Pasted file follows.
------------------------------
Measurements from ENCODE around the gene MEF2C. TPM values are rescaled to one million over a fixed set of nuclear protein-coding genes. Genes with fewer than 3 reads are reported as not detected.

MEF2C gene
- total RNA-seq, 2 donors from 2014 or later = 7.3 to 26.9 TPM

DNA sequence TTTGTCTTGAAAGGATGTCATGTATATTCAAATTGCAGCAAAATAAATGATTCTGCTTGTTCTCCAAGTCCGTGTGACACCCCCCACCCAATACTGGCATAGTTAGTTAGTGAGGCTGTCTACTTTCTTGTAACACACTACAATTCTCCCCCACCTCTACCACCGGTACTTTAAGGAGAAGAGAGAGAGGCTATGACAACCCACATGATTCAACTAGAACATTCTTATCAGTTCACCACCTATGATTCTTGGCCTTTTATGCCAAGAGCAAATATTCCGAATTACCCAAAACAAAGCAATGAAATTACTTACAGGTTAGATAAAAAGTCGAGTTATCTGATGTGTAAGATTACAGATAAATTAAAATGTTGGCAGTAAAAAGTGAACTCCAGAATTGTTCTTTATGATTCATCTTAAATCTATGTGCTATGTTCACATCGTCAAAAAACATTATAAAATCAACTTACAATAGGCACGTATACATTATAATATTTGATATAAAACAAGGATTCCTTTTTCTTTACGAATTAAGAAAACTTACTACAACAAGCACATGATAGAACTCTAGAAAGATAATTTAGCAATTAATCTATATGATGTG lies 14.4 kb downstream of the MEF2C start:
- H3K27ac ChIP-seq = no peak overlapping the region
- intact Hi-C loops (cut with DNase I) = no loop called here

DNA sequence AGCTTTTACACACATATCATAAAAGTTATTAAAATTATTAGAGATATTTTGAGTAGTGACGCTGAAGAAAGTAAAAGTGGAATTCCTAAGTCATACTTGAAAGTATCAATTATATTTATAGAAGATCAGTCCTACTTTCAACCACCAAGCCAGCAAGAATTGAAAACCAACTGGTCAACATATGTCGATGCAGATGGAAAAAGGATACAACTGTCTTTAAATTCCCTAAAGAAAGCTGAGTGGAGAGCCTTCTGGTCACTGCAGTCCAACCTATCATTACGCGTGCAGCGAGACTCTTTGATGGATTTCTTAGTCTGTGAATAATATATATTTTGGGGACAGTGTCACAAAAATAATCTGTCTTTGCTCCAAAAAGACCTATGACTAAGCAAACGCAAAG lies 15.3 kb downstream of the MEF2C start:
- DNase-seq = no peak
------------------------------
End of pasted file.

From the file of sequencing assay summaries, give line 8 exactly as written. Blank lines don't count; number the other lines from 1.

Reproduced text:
- DNase-seq = no peak